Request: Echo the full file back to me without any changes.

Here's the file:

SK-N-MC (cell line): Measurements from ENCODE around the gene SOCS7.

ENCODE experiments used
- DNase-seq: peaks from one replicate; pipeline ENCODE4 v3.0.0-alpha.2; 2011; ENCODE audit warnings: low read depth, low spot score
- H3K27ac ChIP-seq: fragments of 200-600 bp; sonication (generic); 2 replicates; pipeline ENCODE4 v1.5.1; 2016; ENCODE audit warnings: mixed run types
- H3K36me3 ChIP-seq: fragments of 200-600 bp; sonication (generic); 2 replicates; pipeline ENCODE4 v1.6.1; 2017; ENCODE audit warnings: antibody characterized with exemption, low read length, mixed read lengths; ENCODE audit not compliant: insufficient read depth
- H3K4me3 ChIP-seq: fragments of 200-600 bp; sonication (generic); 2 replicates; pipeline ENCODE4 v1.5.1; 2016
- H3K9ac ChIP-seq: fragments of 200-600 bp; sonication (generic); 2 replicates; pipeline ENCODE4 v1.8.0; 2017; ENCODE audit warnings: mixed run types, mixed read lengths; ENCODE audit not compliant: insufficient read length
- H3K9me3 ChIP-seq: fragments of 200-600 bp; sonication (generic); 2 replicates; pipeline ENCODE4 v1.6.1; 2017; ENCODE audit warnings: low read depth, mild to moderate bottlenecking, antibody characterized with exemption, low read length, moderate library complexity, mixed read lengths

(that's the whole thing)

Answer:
SK-N-MC (cell line): Measurements from ENCODE around the gene SOCS7.

ENCODE experiments used
- DNase-seq: peaks from one replicate; pipeline ENCODE4 v3.0.0-alpha.2; 2011; ENCODE audit warnings: low read depth, low spot score
- H3K27ac ChIP-seq: fragments of 200-600 bp; sonication (generic); 2 replicates; pipeline ENCODE4 v1.5.1; 2016; ENCODE audit warnings: mixed run types
- H3K36me3 ChIP-seq: fragments of 200-600 bp; sonication (generic); 2 replicates; pipeline ENCODE4 v1.6.1; 2017; ENCODE audit warnings: antibody characterized with exemption, low read length, mixed read lengths; ENCODE audit not compliant: insufficient read depth
- H3K4me3 ChIP-seq: fragments of 200-600 bp; sonication (generic); 2 replicates; pipeline ENCODE4 v1.5.1; 2016
- H3K9ac ChIP-seq: fragments of 200-600 bp; sonication (generic); 2 replicates; pipeline ENCODE4 v1.8.0; 2017; ENCODE audit warnings: mixed run types, mixed read lengths; ENCODE audit not compliant: insufficient read length
- H3K9me3 ChIP-seq: fragments of 200-600 bp; sonication (generic); 2 replicates; pipeline ENCODE4 v1.6.1; 2017; ENCODE audit warnings: low read depth, mild to moderate bottlenecking, antibody characterized with exemption, low read length, moderate library complexity, mixed read lengths